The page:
• To gain knowledge of the history, structure, and development of networked communication in a global context
  • To learn about the connections between the core issues in international development with ICT, knowledge production, and communication
  • To obtain an overview of the Internet, including the regulation, policies, ethics and technology which surround and control its growth and development
  • To explore and understand the critical arguments about the impact of ICT and knowledge for development as well as the economic, social, cultural, and political consequences of selected emerging media practices in society.

Outcomes. Students will:

  • Develop online learning skills, including collaboration, peer learning, resource based learning and self-directed learning
  • Develop, through hands-on exercises, the skills and technical know-how for carrying out a wiki-based project.
  • Learn about the critical use and construction of online resources and publications in various forms for social change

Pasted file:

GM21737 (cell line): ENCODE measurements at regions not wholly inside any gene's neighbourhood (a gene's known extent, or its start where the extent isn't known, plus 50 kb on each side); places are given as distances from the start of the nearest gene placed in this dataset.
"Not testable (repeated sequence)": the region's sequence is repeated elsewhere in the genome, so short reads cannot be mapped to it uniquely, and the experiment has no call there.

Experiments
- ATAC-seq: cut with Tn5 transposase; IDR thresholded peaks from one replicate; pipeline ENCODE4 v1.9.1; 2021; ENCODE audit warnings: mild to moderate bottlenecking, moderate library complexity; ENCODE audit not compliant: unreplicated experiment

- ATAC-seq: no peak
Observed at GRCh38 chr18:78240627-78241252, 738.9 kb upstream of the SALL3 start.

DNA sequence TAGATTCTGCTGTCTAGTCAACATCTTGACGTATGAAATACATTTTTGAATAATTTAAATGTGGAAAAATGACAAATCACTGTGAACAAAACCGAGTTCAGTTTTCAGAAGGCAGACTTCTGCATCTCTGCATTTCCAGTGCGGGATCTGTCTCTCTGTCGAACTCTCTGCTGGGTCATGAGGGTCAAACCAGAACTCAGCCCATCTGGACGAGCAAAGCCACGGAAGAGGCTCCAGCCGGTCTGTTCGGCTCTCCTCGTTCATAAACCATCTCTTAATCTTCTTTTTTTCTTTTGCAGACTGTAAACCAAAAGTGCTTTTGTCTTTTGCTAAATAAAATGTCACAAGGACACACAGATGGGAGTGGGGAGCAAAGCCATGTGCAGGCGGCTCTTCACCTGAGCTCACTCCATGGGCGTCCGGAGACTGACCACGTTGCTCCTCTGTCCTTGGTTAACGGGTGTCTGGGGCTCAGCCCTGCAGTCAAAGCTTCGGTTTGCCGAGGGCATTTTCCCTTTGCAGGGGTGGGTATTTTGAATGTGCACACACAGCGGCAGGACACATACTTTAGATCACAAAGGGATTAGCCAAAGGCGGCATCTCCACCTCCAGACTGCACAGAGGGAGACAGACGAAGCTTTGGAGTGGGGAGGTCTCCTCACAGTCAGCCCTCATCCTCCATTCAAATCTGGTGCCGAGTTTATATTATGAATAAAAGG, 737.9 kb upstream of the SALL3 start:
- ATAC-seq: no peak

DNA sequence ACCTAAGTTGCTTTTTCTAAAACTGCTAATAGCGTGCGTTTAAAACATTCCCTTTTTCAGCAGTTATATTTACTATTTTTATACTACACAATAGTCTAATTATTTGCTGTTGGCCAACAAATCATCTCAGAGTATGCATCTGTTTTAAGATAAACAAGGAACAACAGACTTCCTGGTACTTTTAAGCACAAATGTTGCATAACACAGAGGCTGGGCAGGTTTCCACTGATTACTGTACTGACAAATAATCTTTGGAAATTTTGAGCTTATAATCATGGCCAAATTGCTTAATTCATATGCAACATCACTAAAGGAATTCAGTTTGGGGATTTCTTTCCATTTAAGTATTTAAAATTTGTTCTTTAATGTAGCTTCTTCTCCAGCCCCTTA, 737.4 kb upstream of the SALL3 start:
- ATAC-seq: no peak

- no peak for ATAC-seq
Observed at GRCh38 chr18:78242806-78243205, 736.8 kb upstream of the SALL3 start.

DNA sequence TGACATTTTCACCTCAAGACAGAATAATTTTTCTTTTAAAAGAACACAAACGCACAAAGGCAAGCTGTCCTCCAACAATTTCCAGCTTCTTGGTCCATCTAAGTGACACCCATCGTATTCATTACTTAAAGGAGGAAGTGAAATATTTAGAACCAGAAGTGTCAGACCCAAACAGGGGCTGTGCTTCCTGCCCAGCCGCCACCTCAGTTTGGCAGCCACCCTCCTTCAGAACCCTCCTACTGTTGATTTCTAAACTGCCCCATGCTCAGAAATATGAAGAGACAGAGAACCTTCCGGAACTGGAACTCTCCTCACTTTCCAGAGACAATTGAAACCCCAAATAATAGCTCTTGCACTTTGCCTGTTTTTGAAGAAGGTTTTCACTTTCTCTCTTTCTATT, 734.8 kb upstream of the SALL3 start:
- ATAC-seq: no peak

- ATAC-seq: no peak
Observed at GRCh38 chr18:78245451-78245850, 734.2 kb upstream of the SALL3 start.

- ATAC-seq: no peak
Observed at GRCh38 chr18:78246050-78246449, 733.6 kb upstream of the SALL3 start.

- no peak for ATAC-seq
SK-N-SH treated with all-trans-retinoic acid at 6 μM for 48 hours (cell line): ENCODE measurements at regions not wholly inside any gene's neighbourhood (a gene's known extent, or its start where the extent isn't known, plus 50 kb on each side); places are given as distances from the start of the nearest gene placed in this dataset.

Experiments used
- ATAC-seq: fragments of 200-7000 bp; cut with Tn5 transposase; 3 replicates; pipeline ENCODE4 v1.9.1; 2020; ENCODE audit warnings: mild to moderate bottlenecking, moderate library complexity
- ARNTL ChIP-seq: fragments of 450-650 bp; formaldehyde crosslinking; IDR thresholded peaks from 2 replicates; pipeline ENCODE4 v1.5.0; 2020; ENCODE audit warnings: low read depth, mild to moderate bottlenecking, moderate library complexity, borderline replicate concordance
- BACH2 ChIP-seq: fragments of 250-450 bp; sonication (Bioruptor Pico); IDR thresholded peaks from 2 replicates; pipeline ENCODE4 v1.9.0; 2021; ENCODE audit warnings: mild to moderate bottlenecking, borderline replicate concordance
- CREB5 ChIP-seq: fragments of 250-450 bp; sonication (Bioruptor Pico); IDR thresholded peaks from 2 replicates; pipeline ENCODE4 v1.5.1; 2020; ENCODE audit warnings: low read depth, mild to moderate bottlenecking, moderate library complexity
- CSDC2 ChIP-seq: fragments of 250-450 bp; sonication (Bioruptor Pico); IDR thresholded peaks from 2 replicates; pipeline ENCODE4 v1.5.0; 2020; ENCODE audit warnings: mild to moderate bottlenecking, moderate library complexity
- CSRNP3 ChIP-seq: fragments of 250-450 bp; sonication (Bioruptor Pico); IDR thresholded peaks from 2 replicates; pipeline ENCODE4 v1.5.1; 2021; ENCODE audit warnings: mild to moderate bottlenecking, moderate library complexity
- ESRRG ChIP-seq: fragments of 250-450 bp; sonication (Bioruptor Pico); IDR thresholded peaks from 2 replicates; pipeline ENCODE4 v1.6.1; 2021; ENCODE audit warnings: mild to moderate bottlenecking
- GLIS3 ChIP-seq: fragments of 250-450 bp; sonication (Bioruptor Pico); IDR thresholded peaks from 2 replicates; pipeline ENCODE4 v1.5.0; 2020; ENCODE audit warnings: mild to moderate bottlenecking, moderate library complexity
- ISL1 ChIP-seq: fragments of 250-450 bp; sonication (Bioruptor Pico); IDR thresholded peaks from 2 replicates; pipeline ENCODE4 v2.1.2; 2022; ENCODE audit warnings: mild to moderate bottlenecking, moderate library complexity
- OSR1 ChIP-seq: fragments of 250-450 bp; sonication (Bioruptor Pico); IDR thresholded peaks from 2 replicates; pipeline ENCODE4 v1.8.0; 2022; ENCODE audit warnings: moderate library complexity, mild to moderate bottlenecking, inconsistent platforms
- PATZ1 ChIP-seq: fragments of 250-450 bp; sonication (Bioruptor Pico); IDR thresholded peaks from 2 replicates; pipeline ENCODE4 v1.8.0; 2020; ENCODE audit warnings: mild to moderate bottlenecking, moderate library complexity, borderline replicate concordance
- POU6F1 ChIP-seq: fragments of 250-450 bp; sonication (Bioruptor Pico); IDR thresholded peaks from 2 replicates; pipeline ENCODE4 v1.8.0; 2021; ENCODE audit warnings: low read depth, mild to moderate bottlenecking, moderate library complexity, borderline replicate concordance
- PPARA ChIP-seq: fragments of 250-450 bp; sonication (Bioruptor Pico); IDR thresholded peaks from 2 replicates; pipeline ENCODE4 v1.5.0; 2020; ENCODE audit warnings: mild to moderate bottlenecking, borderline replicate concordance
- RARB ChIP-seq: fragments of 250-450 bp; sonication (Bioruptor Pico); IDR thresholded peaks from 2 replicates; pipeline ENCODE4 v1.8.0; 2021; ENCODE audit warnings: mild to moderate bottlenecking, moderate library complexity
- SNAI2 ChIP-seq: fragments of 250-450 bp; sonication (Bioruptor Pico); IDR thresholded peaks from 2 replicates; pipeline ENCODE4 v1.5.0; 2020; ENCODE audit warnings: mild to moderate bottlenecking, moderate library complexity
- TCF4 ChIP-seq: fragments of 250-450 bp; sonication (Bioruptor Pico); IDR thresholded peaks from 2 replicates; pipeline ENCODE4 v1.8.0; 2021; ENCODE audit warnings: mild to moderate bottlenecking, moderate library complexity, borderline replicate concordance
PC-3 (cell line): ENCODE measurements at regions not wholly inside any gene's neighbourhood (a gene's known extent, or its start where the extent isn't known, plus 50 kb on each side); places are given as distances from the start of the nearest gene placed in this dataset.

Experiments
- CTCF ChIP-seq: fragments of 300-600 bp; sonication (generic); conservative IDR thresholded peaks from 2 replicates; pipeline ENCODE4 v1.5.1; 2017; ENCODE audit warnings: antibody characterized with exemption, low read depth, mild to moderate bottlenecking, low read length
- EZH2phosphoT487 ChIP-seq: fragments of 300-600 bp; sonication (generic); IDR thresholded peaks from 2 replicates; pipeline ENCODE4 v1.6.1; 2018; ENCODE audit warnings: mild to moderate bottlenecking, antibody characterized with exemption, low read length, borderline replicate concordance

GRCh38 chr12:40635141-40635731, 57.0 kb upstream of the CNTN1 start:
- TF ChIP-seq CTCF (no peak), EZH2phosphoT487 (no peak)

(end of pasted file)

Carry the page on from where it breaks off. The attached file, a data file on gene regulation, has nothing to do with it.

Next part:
• Become active co-producers of knowledge by being active participants in the learning process
  • Gain skills and knowledge on how to participate in a network community and be able to think and act critically about the benefits and downsides of the widespread use of communication technologies.


Course format:

This course will be a partially flipped course. This means that we will not spend the two hours of the weekly lecture actually lecturing. Instead, we will be posting videos and other resources online which students need to watch/interact with each week. We expect students to come to class prepared to discuss and participate (and this is reflected in the 20% participation mark). During the class period, usually the first hour will be dedicated to summary, whole-class discussion and introduction of new material, including guests. The second hour will be used for small-group participation, creation of shared knowledge resources, and various interactive activities. Weekly tutorial will provide further opportunities for further discussions, debates, and collaborative exercises.